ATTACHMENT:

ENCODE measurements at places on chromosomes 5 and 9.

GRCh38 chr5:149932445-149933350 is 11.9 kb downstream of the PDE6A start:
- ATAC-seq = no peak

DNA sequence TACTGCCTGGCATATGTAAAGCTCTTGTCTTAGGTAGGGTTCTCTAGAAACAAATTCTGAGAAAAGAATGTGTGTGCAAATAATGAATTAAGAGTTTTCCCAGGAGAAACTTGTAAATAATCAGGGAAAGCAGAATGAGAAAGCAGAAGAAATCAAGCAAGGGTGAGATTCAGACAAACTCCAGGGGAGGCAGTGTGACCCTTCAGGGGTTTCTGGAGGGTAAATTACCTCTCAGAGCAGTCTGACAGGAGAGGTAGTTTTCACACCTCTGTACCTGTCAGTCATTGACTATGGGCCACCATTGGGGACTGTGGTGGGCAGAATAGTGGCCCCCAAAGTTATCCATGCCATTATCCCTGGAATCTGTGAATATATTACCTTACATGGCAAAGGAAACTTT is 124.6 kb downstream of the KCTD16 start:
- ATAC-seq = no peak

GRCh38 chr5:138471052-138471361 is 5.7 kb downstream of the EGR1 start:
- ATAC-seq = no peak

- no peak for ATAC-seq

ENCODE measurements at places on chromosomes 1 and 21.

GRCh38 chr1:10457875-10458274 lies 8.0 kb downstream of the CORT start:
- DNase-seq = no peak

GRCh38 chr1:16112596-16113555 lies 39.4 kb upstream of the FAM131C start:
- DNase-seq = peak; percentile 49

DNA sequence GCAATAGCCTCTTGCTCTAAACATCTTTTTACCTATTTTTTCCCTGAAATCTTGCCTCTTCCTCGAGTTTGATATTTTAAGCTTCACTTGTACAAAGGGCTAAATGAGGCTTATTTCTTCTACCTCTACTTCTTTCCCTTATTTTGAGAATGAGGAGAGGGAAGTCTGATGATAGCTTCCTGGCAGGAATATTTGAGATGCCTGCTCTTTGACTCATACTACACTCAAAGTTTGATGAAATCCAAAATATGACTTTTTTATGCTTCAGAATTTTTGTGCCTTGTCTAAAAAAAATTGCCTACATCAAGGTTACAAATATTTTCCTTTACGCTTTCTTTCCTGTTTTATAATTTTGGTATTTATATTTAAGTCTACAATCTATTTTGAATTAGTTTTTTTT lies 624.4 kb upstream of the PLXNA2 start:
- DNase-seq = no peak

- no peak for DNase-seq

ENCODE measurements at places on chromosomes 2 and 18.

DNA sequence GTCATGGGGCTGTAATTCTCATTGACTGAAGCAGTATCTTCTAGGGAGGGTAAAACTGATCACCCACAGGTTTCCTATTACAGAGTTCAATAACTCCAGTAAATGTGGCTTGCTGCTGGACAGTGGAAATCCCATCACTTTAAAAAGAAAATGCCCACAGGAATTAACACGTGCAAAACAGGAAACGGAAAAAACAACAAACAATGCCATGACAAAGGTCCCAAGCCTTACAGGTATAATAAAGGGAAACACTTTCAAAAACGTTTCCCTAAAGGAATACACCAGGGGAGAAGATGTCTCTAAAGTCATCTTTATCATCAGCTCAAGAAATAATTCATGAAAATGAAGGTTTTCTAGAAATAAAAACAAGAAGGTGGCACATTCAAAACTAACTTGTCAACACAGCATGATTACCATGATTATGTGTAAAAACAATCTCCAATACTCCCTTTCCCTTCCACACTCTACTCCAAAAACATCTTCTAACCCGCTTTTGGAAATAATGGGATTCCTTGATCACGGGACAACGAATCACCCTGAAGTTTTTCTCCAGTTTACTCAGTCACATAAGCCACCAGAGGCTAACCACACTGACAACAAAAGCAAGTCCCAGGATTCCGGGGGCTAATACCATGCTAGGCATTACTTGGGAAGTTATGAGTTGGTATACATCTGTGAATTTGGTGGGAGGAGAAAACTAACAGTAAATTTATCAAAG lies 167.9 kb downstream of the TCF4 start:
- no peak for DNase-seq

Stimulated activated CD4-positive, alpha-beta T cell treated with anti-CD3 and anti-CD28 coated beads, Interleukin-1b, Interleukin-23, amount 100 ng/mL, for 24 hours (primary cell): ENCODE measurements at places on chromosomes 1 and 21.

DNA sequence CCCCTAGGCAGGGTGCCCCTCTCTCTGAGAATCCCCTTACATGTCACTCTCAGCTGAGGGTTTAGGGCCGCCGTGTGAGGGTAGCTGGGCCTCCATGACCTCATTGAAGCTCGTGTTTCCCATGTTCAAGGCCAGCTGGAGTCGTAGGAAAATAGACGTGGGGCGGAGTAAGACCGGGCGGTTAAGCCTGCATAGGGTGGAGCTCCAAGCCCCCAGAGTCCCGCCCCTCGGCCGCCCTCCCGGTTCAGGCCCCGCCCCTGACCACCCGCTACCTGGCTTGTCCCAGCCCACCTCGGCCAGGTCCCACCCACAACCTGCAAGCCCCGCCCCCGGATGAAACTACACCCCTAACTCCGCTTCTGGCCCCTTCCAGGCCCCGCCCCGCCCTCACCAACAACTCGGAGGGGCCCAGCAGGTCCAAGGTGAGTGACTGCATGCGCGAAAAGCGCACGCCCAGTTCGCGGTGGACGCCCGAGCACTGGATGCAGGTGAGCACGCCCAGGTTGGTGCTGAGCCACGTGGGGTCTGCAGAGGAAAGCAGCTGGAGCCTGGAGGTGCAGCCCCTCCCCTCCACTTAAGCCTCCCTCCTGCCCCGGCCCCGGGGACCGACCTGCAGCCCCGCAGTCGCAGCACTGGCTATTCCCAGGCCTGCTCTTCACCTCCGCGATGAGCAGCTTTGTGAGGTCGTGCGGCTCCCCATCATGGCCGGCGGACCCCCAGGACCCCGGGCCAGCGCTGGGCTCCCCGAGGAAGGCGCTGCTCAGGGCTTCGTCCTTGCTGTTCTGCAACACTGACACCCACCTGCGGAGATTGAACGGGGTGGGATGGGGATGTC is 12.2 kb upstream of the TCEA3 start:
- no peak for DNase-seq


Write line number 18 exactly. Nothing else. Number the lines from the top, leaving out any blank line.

DNA sequence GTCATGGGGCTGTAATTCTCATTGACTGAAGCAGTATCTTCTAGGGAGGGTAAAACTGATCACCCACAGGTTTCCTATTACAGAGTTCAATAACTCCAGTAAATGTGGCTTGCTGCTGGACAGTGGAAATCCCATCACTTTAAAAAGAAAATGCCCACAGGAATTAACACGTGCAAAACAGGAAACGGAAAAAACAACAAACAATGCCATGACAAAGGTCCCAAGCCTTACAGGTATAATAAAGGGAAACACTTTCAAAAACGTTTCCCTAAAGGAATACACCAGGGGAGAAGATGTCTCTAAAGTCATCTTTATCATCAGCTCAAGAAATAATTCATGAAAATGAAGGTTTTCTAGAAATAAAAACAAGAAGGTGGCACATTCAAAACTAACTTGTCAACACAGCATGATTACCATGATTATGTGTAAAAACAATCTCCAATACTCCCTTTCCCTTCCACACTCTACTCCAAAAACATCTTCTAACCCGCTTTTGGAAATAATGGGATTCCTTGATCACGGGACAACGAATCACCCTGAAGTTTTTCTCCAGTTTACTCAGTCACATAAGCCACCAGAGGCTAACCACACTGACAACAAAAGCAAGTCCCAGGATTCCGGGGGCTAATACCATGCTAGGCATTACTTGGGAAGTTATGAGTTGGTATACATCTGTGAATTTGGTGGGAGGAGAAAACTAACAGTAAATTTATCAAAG lies 167.9 kb downstream of the TCF4 start: